There are five responsibilities that are solely those of the consistently effective leader.

Establish the enterprise objective. Understanding what the owner or, in the case of a publicly traded company, the board of directors, wants to do with the business. Examples of enterprise objectives include ascending to the Fortune 500, acquiring or being acquired by other companies or exiting through an IPO.
Set strategic priorities. Identifying three to five priorities that, if achieved, reach the enterprise objective.

Design an organization structure. The organization structure must support accomplishing the strategic priorities. The structure chosen (functional, divisional or matrix) should amplify the leader's strengths. At the same time, the leader should be surrounded by people who will round out the leader's flat spots.

Establish the infrastructure. The leader's judgment will play a determining role in the timing of investments in infrastructure (building, computer systems etc.). This usually involves a balance among anticipated success, technology and cash flow. The consistently effective leader also participates in the development of policies that will govern the behaviors throughout the organization.

Clear communication. The final responsibility of leadership is communication. Only the leader can maintain the organization's focus on its strategic priorities. At times it may be preferable not to display the enterprise objective. However, the leader should use the strategic priorities as motivational tools.

It is vital to understand that these five responsibilities cannot be delegated. "Academic theory distinguishes between conceptual behavior and technical, or know-how behavior," says Bailey. "The closer you get to the top, the more conceptual you need to be. The conceptual part of leadership cannot be delegated."

While managers tend to get wrapped up in the politics of the enterprise, the leader must stay out of politics and remain focused on these five responsibilities. In other words, managers do things right, leaders do the right thing.

Responsibility for Leadership

A traditional organizational hierarchy identifies the CEO as the leader. However, it fails to account for other leaders such as the COO, the CFO and division VPs. A better way to identify who has responsibility for leadership is to think of organizations in terms of pyramids. The CEO heads the large pyramid, which is the entire organization. The COO, the CFO and others head smaller pyramids within the larger structure. In other words, anyone sitting on top of an organizational pyramid has leadership responsibilities.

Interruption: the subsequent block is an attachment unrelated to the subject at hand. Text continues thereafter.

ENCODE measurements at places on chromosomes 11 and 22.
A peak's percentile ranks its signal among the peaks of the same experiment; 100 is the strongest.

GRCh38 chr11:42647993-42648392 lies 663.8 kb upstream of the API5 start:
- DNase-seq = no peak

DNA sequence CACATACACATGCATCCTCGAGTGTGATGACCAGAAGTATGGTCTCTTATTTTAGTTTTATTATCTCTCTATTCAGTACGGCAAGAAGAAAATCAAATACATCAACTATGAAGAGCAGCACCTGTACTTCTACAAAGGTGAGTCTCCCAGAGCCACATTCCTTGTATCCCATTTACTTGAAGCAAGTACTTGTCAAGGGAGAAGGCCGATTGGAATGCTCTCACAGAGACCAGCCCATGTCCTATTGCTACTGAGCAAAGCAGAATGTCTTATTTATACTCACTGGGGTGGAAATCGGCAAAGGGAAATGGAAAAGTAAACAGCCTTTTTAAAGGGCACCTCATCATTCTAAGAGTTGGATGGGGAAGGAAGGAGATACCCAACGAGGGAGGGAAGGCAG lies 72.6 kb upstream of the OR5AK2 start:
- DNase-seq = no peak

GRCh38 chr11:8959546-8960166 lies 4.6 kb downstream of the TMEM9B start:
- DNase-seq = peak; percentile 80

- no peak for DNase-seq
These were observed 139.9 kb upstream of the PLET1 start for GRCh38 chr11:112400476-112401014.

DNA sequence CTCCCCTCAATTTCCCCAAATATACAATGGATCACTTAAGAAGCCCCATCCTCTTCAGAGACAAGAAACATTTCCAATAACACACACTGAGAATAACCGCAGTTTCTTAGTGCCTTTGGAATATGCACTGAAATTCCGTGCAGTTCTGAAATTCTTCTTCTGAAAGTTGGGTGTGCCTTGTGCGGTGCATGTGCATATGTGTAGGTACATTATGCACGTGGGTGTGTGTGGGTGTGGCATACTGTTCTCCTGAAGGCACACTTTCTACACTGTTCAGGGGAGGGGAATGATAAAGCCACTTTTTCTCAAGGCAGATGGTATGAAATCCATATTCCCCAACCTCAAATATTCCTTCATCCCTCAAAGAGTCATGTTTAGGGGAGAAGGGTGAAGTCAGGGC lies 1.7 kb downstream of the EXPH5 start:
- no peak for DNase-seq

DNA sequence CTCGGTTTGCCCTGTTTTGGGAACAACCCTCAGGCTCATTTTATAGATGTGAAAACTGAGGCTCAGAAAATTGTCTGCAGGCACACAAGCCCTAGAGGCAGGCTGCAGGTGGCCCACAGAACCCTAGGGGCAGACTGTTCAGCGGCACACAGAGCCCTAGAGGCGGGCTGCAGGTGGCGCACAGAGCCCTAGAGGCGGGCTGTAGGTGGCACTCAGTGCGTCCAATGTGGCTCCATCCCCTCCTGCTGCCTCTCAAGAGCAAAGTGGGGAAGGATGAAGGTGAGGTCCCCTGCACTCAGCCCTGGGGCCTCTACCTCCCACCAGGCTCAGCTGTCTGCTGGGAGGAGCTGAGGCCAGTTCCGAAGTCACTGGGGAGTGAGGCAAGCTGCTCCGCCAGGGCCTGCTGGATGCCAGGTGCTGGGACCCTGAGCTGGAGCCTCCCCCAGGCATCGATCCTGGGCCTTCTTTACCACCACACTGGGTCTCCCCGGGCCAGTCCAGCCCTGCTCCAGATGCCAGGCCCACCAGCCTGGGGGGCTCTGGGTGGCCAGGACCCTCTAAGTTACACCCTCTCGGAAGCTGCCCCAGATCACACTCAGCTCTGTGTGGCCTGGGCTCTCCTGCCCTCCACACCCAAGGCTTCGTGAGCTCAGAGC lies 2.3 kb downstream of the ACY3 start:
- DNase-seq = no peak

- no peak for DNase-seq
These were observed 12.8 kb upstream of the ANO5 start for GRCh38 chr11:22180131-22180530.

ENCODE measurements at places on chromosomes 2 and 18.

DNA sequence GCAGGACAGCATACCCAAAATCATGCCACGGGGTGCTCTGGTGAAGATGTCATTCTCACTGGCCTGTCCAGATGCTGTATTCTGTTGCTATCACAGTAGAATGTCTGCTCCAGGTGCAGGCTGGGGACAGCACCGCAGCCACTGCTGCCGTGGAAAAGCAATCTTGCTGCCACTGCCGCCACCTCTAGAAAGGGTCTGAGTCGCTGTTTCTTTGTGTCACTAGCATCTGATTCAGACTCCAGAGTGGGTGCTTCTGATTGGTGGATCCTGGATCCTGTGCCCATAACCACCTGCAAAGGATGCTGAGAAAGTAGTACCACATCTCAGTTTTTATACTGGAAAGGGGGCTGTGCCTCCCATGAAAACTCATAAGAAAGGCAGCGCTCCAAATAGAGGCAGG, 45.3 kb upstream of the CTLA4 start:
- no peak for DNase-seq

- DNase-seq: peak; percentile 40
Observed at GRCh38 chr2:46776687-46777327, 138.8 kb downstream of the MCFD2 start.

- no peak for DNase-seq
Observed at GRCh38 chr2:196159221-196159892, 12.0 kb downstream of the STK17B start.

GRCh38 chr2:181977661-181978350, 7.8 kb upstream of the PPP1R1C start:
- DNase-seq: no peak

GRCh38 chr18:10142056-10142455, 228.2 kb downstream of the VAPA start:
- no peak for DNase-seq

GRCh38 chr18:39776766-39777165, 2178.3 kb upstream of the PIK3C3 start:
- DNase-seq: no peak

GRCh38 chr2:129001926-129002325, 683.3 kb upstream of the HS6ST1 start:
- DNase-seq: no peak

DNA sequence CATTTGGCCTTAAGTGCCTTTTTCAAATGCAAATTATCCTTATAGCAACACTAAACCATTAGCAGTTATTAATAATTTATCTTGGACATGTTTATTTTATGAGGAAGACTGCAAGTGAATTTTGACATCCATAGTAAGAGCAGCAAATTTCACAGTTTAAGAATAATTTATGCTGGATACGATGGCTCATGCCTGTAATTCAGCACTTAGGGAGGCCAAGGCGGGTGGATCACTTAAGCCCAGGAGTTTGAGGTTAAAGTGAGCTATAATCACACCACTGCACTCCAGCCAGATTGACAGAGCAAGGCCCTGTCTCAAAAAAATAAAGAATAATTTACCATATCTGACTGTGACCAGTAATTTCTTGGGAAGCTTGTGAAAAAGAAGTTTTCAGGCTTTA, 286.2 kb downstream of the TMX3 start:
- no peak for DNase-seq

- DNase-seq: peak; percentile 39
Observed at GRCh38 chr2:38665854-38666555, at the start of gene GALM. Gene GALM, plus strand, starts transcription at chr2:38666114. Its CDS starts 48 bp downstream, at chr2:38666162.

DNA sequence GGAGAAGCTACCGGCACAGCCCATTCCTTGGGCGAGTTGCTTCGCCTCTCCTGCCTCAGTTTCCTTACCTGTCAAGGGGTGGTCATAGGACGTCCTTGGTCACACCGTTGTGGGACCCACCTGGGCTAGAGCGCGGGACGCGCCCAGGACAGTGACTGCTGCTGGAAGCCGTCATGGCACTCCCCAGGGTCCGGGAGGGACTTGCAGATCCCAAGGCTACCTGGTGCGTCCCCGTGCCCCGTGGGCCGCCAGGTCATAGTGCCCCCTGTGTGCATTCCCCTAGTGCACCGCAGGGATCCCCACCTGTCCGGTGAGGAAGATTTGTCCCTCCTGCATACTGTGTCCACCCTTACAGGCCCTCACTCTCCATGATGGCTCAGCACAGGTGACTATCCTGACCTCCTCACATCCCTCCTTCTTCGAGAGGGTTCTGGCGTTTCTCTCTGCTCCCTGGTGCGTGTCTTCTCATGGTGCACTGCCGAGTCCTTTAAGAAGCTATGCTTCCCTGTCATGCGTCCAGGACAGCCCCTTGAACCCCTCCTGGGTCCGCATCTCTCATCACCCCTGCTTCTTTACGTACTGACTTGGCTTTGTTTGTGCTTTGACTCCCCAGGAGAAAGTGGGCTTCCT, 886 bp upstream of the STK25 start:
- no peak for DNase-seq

When there are multiple leaders, one of their roles is to consistently communicate the CEO's message throughout the organization.

"Leadership styles vary, and any one of them can be successful," says Bailey. "What is important is that the CEO communicates with the other leaders in the organization to disperse his or her philosophy down through the organization."

The Job of the Leader

Leadership is not charisma, nor is it being in the right place at the right time. Leadership is a specific job with responsibilities that cannot be delegated. Staying focused on those responsibilities creates performance leverage throughout the organization. What kind of leader are you aspiring to be, and how are you achieving that goal? The content of future columns will provide guidance for business leaders who seek to bring clarity to the leader's role and results to the business' bottom line.

About the Author
Ira S. Miller, with his 28 years in the executive suite, is an advisor to executives. Executives seek him out to improve their leadership skills or for help with complex or crucial business issues. He lives in Pinehurst, North Carolina and can be reached at 910-246-0983 or via email at